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Ambitious TGAC Collaboration Looks to Re-Engineer Genomics Research to Predict Phenotypes


CHICAGO (GenomeWeb) – The Genomic Ascertainment Cohort (TGAC), a nascent project of the National Institutes of Health and Falls Church, Virginia-based Inova Health System, is an ambitious attempt to re-engineer genomics research.

Announced at the beginning of March, the two-year TGAC pilot will collect 10,000 human genomes and exomes, then apply analytics to predict phenotypes from genes and gene variants. Researchers then will have the opportunity to examine the DNA sample donors to test the accuracy of the forecasts.

"That's where we really need to go in predictive medicine — sequence someone and use that to predict healthcare," said Leslie Biesecker, chief of the medical genomics and metabolic genetics branch at the NIH National Human Genome Research Institute, which is leading the TGAC pilot.

"We need a research model that matches that. To do that, we have to start with a lot of research participants who are sequenced and then see if we can make predictions and if those predictions are accurate," Biesecker explained.

The project will seek to reverse-engineer data on groups of individuals who have already been sequenced, repurposing genome and exome analyses.

Inova is contributing nearly 8,000 sequences of mother-father-child trios from its extensive Longitudinal Childhood Genome Study, while NHGRI and several other NIH institutes will share 1,000 genome and exome sequences from ClinSeq and other research programs, participants indicated. The other 1,000 sequences will come from newly recruited patients.

Biesecker hopes eventually to include others to create what he called a "virtual supercohort," but for the initial pilot, work will concentrate on the already large collection of 10,000 sequences.

All of the patients included in the TGAC have already given express consent to be called in for re-examination, which is key to the project. Researchers using the database will be able to request that patients with specific genotypes come into the NIH Clinical Center in Bethesda, Maryland, for phenotyping via blood tests and medical imaging.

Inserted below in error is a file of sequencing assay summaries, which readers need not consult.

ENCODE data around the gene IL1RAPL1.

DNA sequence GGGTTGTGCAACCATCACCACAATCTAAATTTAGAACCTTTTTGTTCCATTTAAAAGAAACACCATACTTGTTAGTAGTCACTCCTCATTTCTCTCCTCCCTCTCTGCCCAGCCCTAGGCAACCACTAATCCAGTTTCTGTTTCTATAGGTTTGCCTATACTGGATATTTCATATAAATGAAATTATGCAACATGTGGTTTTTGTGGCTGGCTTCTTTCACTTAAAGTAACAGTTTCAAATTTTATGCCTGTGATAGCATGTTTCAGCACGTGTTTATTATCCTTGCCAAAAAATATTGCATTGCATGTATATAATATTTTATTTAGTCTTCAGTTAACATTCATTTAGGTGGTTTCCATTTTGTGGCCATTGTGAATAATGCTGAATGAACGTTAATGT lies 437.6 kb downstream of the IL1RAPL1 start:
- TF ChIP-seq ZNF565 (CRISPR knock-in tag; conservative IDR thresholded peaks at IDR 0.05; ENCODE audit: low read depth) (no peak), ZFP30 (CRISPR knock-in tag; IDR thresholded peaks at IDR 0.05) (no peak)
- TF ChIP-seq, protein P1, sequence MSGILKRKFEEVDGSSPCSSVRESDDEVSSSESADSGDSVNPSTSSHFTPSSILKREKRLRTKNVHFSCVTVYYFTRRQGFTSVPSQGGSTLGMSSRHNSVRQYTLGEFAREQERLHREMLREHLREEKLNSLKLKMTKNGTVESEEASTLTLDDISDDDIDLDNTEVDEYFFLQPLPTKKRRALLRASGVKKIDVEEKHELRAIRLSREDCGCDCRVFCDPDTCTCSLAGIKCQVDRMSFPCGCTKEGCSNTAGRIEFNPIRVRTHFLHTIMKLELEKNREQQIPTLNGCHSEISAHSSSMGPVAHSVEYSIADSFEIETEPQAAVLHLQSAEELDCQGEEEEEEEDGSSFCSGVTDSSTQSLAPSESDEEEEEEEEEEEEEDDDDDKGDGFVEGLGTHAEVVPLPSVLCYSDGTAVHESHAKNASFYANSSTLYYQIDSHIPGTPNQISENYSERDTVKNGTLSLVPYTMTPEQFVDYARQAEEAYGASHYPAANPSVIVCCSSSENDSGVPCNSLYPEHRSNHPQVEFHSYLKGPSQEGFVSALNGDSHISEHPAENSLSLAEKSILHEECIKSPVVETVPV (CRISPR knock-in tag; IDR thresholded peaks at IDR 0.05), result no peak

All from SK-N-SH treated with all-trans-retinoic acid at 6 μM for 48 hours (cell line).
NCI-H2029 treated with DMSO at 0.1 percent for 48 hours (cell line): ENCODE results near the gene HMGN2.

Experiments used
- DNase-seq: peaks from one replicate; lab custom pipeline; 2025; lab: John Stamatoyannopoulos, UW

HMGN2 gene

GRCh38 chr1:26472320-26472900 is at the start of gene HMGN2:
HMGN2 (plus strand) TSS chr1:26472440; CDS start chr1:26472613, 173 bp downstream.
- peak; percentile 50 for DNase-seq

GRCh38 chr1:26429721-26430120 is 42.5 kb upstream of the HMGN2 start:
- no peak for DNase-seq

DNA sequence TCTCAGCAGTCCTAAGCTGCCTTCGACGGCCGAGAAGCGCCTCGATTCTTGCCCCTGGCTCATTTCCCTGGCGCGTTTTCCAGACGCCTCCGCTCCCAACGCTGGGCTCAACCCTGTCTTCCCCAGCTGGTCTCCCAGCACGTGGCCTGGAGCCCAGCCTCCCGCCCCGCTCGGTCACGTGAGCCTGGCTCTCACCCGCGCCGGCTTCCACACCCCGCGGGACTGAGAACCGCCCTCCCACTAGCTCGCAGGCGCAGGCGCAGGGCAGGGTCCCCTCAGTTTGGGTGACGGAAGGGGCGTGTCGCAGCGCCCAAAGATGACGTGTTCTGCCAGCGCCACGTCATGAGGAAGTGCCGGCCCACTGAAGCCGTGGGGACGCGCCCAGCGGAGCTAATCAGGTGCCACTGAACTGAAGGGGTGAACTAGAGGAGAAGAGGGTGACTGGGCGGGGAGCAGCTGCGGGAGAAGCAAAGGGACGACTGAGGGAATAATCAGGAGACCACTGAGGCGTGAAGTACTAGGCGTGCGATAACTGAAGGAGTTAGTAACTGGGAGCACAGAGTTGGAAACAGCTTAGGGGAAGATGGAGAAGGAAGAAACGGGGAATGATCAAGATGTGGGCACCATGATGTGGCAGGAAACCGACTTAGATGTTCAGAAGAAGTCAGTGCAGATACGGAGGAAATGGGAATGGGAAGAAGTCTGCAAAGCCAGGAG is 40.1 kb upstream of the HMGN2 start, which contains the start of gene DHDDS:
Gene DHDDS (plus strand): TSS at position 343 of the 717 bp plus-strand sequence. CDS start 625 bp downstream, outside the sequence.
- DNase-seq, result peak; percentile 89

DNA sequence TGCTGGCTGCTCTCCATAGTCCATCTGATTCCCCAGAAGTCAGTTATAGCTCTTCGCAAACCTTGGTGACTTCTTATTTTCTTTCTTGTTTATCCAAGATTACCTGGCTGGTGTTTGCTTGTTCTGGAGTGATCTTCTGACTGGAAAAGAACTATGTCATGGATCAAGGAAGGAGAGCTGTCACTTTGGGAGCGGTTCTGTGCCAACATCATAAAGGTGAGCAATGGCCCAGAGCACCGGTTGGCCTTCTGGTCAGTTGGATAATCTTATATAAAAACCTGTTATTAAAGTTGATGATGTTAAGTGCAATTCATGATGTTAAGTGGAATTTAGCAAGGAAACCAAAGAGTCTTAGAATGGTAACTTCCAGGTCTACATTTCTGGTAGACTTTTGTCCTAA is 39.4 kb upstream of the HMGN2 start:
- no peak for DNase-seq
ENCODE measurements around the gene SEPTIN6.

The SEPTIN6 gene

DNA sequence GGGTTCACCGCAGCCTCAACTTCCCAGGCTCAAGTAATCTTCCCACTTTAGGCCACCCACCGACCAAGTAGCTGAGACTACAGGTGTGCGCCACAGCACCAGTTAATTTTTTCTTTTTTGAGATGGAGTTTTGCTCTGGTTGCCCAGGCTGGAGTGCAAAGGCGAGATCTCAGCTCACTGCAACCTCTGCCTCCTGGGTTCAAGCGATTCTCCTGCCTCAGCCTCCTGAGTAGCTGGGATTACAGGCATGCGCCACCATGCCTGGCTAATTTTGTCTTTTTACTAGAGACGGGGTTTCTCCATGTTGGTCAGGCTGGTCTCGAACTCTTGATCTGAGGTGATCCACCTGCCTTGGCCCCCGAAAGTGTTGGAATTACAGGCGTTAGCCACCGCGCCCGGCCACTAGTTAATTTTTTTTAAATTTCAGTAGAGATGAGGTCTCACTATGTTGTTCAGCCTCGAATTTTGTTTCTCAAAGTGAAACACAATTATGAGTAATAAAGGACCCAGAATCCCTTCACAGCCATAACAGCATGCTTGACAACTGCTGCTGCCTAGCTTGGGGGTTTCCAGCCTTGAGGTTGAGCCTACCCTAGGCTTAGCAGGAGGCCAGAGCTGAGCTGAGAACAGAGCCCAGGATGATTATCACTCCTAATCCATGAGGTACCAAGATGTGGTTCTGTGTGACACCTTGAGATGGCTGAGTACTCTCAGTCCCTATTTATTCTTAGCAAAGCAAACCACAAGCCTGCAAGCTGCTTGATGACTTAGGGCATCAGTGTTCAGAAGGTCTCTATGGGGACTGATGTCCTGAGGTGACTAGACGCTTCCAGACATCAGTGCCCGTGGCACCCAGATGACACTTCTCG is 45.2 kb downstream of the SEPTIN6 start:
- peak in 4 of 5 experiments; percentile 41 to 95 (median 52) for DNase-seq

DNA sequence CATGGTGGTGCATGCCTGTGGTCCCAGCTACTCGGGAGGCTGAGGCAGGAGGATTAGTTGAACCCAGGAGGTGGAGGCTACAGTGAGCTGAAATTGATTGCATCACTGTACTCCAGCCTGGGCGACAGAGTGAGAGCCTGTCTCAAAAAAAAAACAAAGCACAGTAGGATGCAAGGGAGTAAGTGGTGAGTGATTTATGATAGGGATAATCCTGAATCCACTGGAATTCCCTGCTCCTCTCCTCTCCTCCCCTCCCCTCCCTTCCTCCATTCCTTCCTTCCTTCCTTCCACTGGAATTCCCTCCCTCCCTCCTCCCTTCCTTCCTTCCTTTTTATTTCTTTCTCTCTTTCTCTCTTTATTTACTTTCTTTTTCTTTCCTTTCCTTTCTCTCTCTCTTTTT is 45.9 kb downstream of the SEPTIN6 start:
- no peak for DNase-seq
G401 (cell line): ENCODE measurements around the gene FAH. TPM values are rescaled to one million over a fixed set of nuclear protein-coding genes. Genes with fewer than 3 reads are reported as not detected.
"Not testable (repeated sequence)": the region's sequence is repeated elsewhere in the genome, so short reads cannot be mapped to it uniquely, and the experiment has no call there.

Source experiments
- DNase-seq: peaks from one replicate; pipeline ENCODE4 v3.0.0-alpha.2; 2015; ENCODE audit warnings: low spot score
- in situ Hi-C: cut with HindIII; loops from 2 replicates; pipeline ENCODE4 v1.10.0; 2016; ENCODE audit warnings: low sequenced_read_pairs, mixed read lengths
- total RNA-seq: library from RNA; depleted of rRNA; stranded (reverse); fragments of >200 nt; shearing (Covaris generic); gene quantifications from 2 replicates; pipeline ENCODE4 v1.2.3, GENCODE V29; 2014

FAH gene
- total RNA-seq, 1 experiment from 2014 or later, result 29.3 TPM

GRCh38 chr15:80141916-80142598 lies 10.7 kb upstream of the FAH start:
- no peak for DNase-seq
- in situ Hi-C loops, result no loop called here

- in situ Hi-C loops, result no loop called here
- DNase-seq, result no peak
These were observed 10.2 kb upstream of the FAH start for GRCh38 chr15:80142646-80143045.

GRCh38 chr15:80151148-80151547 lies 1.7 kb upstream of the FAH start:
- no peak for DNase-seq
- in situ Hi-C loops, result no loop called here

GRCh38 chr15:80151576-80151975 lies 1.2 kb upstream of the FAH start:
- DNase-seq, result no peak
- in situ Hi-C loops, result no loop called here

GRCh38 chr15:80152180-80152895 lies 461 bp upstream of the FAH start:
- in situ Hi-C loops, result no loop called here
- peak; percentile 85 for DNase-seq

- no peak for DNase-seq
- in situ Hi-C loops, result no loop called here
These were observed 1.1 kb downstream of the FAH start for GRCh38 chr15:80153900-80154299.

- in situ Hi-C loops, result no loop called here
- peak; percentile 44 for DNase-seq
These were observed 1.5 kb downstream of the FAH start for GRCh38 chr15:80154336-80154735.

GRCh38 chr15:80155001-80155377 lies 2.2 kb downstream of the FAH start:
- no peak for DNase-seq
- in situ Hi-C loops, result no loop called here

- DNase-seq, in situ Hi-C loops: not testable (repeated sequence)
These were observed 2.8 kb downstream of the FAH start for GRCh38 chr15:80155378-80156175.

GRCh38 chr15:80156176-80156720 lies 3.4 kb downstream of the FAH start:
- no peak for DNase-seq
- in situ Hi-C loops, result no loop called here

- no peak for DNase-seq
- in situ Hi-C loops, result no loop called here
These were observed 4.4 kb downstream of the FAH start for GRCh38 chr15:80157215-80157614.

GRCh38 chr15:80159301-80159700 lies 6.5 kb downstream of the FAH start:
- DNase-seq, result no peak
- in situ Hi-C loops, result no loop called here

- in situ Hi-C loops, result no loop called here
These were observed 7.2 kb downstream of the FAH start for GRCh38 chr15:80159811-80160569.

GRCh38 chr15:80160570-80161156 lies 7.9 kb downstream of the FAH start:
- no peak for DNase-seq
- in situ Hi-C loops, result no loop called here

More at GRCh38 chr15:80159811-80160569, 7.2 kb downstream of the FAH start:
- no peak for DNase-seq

"What we're doing is coupling [sequencing] to the NIH Clinical Center, which is arguably the best research phenotyping institution on the planet," Biesecker said. "We can then select a sequenced patient, bring them into the Clinical Center, and do research phenotyping on them, because that's extraordinarily difficult to do outside the research context," he continued.

"If I have a finding in the genome that I think predicts, let's say, an MRI finding in an individual, at a private hospital, who's going to pay for their MRI? That's a huge problem. That's exactly what the NIH Clinical Center is designed to do."

Researchers won't call in all 10,000 people, but they will have that cohort to choose from for recontact. "We're allowed to ask. We can contact them and explain to them what we are thinking about and what we're doing." He added that while not everyone will agree, enough of them might to make the endeavor worthwhile.

"It's something that a lot of us in the field have wanted to do, and it's a fantastic adjunct when you can take a sequenced cohort and when you do have the ability to recontact them and follow up with them, you can do more and interesting things with the data," Biesecker added.

He said NIH has been following this model on a pilot basis for several years with the 1,000-person ClinSeq cohort. "They've been really fantastic participants and allowed us to do rather amazing things to try and do these kinds of clinical phenotyping experiments on them and with them," according to Biesecker.

The Inova Longitudinal Childhood Genome Study dates to 2012. Early in pregnancies, Inova offers this research opportunity to expectant mothers, said John Niederhuber, CEO of the Virginia health system's Inova Translational Medicine Institute.

"We follow them through pregnancy," Biesecker said, taking occasional blood and tissue samples for various testing, including genomic sequencing. At the time of birth, the health system takes specimens from the mother, the father, and the baby. Virginia law does require newborn screening for 29 specific disorders. "We just tag along on that little sample for ourselves," Niederhuber said.